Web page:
In the early 2000s, a great deal of concern was raised about so called pro-ana or pro-mia websites that to varying degrees seemed to endorse and even promote eating disorders such as anorexia and bulimia. The alarm was loud enough to trigger an episode of the Oprah Winfrey Show in October 2001 on the subject. After that, however, public attention about this issue faded.
What has happened since? Especially with all of the significant changes and development of social media over the last decade, it certainly seems worth a look. Belgian researcher Kathleen Custers did just that in a recent review published in the European Journal of Pediatrics.
While the subject remains infrequently studied, several conclusions can be made. First, this content remains widely available and heavily accessed. Rough estimates are that approximately 13% of young female teens overall have visited pro-ED sites with the rate nearly tripling among those who manifest problematic eating disorder behaviors. One study reported that pro-ED content is searched on Google 13 million times per year.
Secondly, the sites have not changed drastically in terms of content or demographic. While social media has provided more of a venue for direct interaction among users of this content, the sites themselves continue frequently to display many of the same elements they have all along. These include “thinspiration” photos of extremely thin women (sometimes photoshopped to make people look even thinner) in addition to tips and tricks that can be used to lose weight and evade detection. A large percentage of these websites continue to be designed and run by adolescents and young women who struggle with eating disorders themselves.
Some controversy does exists about how destructive these sites are for people with eating disorders. While the stereotype of the pro-ana sites is that they unequivocally try to get people to continue to starve themselves, the sites do vary quite a bit in how much ambivalence is expressed about seeking help and change. Further, given the level of alienation that many individuals with eating disorders experience, some have argued that these sites provide a rare space for nonjudgmental support and reflection and thus may actually be providing a beneficial role. Research data, however, tends to demonstrate more of the harmful effects. Survey studies have shown that those who visit these sites report more dissatisfaction with their appearance while in the process picking up new methods for losing weight and hiding their struggles from others. The chicken or egg question, however, can easily be raised here as it is likely that some of these attitudes are driving traffic to these sites rather than the other way around. More solid evidence comes from a few studies that have turned to more experimental models. In these studies usually done with college age women, some are randomly assigned to viewing pro-eating disorder sites versus other type of content for a period of time and then their beliefs and behaviors are tracked. Some of these studies have found similar results as the surveys, and in a small percentage of subjects the viewing has prompted fairly drastic levels of calorie restriction.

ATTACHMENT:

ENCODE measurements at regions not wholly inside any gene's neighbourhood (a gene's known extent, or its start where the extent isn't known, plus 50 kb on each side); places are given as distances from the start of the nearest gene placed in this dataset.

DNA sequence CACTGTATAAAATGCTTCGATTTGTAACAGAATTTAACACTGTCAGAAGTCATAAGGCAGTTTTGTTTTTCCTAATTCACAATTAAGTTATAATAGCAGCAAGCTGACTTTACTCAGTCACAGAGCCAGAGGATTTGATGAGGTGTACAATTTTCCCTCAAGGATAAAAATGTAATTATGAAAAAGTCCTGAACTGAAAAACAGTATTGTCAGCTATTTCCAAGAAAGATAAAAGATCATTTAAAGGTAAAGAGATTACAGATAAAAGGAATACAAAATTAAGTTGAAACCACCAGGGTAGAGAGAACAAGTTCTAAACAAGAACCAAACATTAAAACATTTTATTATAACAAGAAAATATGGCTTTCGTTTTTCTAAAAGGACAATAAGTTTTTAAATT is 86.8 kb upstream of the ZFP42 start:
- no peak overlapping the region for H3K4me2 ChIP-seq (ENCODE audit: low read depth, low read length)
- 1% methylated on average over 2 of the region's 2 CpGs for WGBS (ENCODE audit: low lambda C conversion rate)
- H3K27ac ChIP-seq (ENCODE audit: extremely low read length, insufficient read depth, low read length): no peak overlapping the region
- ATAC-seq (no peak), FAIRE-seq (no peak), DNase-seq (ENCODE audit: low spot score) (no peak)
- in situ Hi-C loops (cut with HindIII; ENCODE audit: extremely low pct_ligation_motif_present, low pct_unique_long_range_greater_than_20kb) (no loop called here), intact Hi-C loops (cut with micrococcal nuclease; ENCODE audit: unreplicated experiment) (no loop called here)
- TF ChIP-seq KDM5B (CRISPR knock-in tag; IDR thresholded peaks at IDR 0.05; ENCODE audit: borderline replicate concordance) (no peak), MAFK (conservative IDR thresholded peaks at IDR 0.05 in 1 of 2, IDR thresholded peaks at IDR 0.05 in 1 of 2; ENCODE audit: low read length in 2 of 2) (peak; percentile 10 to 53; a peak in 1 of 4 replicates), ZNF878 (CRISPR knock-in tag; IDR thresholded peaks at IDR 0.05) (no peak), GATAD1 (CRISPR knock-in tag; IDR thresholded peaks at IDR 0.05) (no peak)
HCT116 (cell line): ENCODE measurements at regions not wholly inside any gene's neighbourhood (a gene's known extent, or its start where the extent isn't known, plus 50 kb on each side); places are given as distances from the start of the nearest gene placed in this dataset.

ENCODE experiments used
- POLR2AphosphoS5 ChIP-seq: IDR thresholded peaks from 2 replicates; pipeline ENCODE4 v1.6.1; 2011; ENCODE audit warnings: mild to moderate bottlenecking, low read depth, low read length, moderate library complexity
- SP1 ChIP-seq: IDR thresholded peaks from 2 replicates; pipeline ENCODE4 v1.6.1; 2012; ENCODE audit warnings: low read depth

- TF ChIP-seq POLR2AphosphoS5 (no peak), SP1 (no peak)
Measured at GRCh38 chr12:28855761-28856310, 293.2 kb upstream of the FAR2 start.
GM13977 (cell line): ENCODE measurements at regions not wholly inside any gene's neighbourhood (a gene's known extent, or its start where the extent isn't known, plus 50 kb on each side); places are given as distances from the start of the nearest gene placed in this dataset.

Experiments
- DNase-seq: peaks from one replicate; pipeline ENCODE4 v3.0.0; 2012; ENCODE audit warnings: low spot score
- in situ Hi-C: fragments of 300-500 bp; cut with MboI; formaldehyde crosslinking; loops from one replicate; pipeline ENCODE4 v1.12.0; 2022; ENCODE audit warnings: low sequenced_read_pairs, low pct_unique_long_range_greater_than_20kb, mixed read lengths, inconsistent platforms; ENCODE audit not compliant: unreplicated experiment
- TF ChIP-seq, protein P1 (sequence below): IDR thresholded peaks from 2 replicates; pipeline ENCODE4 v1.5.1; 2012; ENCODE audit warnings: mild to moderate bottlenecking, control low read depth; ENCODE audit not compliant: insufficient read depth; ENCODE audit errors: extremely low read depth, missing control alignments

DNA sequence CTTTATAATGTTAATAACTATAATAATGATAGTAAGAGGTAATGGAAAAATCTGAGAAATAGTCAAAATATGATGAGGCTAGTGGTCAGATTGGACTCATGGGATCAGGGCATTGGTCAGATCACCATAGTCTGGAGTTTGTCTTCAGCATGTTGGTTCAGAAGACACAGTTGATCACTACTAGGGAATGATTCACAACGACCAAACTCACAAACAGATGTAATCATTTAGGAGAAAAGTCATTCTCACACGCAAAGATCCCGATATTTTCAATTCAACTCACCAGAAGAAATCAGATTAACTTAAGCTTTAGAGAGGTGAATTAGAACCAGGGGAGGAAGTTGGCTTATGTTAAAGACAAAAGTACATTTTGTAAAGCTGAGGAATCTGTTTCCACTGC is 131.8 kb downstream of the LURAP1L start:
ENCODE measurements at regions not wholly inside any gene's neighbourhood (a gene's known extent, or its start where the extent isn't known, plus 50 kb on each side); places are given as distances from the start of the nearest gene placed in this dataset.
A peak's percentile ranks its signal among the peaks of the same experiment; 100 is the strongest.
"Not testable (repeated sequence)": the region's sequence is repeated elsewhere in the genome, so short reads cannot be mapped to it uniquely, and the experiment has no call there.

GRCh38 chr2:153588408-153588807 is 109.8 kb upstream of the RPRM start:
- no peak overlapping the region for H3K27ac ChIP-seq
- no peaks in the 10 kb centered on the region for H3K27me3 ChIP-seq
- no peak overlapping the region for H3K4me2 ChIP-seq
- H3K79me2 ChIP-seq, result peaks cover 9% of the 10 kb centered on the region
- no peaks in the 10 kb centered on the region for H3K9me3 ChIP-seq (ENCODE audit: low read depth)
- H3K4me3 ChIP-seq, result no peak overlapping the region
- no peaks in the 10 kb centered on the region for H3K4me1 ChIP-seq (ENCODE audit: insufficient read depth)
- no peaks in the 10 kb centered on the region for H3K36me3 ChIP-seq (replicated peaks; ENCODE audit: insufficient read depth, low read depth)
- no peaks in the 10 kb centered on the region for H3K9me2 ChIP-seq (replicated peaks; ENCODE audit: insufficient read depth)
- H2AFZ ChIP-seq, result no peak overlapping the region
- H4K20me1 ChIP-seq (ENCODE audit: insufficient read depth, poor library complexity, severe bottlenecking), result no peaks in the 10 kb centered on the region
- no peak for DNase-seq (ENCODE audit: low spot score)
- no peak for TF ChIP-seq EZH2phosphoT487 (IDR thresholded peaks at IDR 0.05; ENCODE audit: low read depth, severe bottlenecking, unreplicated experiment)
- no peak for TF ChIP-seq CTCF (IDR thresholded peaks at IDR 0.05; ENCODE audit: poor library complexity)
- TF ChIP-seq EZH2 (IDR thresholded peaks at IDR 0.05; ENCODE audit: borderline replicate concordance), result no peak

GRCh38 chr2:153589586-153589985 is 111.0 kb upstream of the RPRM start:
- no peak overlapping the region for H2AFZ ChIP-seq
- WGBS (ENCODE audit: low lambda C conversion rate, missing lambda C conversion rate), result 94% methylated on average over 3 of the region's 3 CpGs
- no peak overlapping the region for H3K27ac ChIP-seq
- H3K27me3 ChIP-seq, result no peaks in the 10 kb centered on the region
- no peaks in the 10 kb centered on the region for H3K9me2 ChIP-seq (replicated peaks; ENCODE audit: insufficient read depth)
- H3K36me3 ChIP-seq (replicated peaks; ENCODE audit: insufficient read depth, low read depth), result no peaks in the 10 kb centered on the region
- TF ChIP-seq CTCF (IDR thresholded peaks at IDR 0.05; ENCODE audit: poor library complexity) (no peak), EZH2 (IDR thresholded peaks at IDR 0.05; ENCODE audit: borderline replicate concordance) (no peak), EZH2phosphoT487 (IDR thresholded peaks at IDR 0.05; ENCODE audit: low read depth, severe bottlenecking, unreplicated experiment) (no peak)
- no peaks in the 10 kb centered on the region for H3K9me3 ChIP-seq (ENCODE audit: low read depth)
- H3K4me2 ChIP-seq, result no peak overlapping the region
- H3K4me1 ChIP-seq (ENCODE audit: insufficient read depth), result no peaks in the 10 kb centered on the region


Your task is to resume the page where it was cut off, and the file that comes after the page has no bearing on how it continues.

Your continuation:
The article concludes with some advice for both health professionals and parents. Clinicians are encouraged to become acquainted with pro-ED messages on the internet and to ask their patients about it. Custers suggests that patients keep a media diary while recording their feelings about themselves. She does not advise clinicians to expressly forbid patient to go to those sites, especially for those who are not yet ready to consider changing their behavior.
For more informational and recovery oriented sites, she recommends that they use celebrities more to promote treatment and positive change since the pro-ED sites are often focused on celebrity issues. Parents also are reminded to be aware of these sites, especially with how easily they can now be accessed with portable devices anytime and almost anywhere.
In reading this article, I worried a little that bringing up the topic might actually cause some youth to explore these kinds of sites even more. We’ve been taught for years that you can’t induce serious suicidal thinking in people by bringing up the subject, but here things feel a little different. On the other hand, it is difficult to think that most of us old timers would be ahead of our younger patients when it comes to knowledge about what is out there on the internet. I currently try to bring up the subject with patients who currently have problem eating behaviors but not for all adolescents in general. Please feel free to comment about your own thoughts and practices.
The article was a nice reminder that this topic has not disappeared with AOL but is taking different forms. While few would argue that culture and media are the sole drivers of eating disorders, their role is clearly important and deserving of this kind of investigation.
Custers K. The urgent matter of online pro-eating disorder content and children: clinical practice. Eur J Pediatrics 2015;174:429-433.